Does 16 years sound too long to lay concrete on a Chicago runway? James Freeman gives readers the lowdown in the WSJ on government’s failure on “Shovel Ready Jobs.”
Don’t Sell the $1 Trillion Infrastructure Plan Short
Democrats’ reckless $3.5 trillion budget reconciliation bill also includes a separate plan to spend $1 trillion on infrastructure. Democrats hail it as a reasonable bipartisan compromise, but as Mr. Freeman points out, “don’t sell the infrastructure plan short.”
As leftists in Congress begin threatening to hold up infrastructure spending until they get additional trillions, sensible lawmakers should consider letting the Sandernistas shoot their legislative hostage.
From Tyler Olson (Fox Business):
Progressive Rep. Jamaal Bowman Monday refused to rule out voting against the bipartisan infrastructure bill if Sen. Joe Manchin doesn’t budge on his demand that Democrats’ reconciliation bill cost $1.5 trillion or less – not even half the current $3.5 trillion price tag.
“We’ll see when we get there,” Bowman, D-N.Y., said on MSNBC when pressed about whether he would vote against a bill that costs significantly less than the $3.5 trillion number many left-leaning Democrats have said is their floor.
“But we still have several weeks, weeks of negotiation to make sure we are all on the same page before it’s time to vote,” Bowman added.
Mr. Freeman notes how the comment from Bowman is similar to statements by many House progressives and “Squad” members in recent weeks that they’ll vote against infrastructure if reconciliation doesn’t pass.
Mr. Freeman gives readers an instructive example from Chicago Tribune’s Sarah Frishtat:
The modernization of O’Hare International Airport’s runways, designed to reduce delays at the notoriously congested airport, is nearing completion. Construction to extend the final runway will be largely complete by the end of September, according to the Chicago Department of Aviation. Following additional work and required checks by the Federal Aviation Administration, the runway is expected to be in service in early December.
Mr. Freeman asks, “Who would have guessed that this project would now be almost complete?” Only two decades have passed since Chicago’s then-Mayor Richard M. Daley outlined his plans for runway renovations at O’Hare.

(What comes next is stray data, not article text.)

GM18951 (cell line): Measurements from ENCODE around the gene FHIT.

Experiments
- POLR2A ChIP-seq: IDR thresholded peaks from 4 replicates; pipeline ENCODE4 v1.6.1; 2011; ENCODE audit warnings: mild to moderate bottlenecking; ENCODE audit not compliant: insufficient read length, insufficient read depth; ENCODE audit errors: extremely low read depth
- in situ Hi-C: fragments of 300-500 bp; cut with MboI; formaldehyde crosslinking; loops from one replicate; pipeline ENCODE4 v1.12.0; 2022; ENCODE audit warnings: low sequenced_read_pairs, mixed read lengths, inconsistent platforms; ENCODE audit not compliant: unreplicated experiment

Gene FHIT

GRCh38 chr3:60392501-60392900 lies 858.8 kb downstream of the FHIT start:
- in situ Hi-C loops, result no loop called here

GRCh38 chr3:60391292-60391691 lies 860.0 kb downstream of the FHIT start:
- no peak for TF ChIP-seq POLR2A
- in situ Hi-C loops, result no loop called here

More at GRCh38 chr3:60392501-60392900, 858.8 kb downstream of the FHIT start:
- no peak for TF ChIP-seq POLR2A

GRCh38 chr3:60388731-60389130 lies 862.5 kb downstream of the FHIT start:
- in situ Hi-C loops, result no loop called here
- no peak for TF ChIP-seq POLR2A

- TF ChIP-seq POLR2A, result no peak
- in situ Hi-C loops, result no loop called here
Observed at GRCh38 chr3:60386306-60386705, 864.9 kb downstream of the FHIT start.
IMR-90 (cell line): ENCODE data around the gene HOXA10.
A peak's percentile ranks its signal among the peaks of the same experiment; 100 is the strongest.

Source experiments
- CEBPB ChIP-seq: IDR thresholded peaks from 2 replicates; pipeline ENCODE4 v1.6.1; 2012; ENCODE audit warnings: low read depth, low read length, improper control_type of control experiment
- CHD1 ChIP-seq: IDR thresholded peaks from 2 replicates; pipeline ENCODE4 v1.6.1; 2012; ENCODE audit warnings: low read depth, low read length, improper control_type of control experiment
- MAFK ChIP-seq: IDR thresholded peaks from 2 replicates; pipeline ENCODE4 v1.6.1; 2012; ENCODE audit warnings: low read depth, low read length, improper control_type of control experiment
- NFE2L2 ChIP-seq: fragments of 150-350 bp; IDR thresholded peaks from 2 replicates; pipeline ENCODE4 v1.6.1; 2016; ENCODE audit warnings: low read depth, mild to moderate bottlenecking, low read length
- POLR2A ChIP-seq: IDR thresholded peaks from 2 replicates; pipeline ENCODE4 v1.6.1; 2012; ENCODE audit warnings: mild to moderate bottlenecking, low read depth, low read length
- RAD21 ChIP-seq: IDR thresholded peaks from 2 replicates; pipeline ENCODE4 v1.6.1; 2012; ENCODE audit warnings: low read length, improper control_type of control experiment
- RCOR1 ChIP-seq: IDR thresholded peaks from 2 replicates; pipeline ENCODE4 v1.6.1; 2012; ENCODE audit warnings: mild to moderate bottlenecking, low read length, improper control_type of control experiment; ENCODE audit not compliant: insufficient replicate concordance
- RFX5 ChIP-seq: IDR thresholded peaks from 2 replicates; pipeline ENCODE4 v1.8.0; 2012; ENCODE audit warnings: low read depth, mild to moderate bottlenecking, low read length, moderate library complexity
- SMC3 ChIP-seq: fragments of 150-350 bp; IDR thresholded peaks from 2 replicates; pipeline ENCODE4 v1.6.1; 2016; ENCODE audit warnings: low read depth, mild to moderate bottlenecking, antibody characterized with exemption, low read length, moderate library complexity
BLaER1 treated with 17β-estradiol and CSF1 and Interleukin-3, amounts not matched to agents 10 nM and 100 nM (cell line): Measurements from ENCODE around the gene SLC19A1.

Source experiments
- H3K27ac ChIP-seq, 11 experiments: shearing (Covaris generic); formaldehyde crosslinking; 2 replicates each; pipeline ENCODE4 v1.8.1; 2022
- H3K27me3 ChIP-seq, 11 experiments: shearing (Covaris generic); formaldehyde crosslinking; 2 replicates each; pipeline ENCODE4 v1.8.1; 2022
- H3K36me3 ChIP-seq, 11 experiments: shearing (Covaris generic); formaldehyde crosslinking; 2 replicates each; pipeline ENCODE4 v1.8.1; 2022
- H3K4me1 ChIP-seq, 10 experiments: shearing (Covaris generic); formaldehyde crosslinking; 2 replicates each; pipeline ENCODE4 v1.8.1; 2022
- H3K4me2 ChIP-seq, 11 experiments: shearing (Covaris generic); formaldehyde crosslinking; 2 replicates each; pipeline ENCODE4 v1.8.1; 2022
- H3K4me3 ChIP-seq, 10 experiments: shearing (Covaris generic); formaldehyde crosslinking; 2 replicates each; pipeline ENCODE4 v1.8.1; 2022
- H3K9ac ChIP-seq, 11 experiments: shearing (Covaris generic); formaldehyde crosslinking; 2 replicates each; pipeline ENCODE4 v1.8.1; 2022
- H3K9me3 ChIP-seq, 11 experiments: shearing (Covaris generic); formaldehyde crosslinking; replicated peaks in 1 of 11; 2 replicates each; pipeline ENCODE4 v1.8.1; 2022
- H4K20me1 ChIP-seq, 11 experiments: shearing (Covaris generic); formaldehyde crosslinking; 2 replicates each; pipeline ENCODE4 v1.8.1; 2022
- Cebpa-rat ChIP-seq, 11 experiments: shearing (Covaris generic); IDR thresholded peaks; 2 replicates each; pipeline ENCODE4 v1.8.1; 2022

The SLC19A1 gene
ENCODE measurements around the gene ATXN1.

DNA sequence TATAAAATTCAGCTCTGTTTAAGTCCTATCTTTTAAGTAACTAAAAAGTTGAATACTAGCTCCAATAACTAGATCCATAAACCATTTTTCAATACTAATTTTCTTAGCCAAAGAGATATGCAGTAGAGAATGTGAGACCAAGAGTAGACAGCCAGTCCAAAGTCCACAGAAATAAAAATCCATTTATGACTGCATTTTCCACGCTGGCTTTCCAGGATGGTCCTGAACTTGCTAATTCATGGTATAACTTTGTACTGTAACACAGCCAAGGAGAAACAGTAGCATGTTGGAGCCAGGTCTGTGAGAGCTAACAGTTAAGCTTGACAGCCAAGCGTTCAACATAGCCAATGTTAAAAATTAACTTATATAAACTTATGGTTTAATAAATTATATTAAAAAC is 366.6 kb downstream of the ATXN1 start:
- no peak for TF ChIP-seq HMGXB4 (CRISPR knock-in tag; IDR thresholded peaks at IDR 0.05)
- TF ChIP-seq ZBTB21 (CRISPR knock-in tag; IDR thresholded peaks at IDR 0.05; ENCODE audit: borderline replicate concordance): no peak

More from Sarah Frishtat (Chicago Tribune)
The runway work was intended to increase the airport’s efficiency and capacity for air traffic, [Chicago Department of Aviation spokeswoman Christine Carrino] said. Future work will help the airport meet projected demand, including demand for gates, she said.
That includes an $8.5 billion rehabilitation and expansion, slated to be the largest and most expensive terminal revamp in the airport’s history. Set to break ground in coming years, it will include a new global terminal and three new concourses.
16 Years to Lay Concrete on a Runway?
Work to update and expand the Airport Transit System, known as the “People Mover,” has been underway for six years, and the trains have been shut down since January 2019. The system remains closed more than 2½ years after the work was supposed to be substantially complete.
Yet much credit goes to Illinois’ voters, argues Mr. Freeman:
Even though they kept re-electing many of the people involved in such boondoggles, many voters in the land of Lincoln have been skeptical all along when it comes to government infrastructure programs. Way back in October 2001, Yvette Shields reported in the Bond Buyer that “voters favor delaying large city and state projects like a $6 billion expansion of O’Hare International Airport and the $12 billion public works program known as Illinois FIRST, according to a recent poll.”
With new borrowing and new taxing on the menu in D.C., Mr. Freeman asks, “What are the odds the results will be useful projects completed quickly and efficiently”?
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